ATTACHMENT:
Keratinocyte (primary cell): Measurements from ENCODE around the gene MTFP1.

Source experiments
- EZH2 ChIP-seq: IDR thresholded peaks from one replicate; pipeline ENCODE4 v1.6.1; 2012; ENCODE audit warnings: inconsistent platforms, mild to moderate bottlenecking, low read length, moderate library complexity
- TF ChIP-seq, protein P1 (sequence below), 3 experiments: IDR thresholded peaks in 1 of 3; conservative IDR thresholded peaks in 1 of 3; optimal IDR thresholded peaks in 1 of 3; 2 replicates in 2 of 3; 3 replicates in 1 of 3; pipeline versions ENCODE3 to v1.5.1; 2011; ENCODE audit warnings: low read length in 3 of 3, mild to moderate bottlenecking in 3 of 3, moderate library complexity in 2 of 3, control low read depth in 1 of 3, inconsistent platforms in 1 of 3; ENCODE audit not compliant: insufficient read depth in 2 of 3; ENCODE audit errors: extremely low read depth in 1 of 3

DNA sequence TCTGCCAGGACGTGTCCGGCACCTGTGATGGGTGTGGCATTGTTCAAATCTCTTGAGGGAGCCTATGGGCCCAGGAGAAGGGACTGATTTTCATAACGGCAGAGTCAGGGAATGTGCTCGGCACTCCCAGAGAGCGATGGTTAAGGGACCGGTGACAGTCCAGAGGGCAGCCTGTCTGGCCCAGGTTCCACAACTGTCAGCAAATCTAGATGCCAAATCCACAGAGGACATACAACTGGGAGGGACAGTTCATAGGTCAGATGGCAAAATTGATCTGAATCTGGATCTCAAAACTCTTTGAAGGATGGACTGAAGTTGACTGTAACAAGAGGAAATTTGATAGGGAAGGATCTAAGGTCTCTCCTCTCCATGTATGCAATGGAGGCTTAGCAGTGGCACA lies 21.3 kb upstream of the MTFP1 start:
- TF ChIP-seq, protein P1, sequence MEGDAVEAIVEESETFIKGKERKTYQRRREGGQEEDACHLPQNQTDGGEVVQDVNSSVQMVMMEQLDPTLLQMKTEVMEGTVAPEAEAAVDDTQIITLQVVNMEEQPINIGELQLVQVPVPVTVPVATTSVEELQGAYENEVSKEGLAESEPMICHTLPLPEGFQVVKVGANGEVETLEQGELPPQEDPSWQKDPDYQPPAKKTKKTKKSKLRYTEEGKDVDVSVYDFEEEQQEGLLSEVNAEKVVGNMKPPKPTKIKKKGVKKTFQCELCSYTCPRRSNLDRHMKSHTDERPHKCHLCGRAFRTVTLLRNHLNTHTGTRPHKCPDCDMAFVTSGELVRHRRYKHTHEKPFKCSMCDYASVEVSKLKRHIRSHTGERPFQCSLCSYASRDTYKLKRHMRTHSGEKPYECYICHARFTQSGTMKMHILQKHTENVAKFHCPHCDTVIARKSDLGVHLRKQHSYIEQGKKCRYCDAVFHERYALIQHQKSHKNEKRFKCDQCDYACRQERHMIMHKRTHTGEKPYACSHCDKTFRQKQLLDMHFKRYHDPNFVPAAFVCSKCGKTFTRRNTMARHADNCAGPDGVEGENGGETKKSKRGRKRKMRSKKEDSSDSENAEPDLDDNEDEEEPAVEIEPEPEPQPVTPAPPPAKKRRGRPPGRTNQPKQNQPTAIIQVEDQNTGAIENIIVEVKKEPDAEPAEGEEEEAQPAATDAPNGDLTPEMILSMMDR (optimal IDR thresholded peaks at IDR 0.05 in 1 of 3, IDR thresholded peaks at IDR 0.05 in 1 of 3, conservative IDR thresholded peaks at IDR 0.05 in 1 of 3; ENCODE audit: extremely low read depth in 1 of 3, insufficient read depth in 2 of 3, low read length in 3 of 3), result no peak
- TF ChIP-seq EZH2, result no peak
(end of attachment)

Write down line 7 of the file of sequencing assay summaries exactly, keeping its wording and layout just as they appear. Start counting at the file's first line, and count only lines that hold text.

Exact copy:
- TF ChIP-seq EZH2, result no peak